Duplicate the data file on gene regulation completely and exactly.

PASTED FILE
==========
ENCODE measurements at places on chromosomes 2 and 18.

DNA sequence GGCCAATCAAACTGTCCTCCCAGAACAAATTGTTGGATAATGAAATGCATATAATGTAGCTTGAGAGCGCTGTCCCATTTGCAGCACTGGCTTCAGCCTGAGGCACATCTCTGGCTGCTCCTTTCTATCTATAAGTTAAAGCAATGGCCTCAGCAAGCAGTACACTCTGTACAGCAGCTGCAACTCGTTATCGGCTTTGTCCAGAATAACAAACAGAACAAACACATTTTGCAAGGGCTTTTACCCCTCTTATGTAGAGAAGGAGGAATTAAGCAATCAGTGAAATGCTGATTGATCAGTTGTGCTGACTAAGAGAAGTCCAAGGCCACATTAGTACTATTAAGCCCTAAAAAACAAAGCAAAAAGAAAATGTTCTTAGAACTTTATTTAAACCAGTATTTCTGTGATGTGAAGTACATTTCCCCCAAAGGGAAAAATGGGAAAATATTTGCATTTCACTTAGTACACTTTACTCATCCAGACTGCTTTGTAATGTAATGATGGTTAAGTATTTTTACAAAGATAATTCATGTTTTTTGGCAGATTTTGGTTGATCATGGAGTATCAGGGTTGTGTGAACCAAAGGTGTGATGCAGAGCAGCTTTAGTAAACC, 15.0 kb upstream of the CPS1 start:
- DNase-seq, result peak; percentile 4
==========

ENCODE measurements at places on chromosomes 2 and 18.

DNA sequence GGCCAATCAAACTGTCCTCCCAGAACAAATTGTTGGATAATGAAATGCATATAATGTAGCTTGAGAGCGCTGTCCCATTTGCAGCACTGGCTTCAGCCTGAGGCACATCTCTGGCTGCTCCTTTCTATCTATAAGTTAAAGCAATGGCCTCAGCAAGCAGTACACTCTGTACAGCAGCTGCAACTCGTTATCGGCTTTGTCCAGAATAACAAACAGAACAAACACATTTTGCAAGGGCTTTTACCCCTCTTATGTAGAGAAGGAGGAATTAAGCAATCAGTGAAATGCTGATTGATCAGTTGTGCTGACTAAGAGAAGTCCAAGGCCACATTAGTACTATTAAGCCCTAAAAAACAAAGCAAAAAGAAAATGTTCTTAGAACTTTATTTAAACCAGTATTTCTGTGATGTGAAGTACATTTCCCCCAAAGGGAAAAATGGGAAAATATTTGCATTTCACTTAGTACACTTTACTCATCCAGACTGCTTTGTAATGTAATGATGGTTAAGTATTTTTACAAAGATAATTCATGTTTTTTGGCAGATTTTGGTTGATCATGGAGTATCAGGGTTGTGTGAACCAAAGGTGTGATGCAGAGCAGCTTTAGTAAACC, 15.0 kb upstream of the CPS1 start:
- DNase-seq, result peak; percentile 4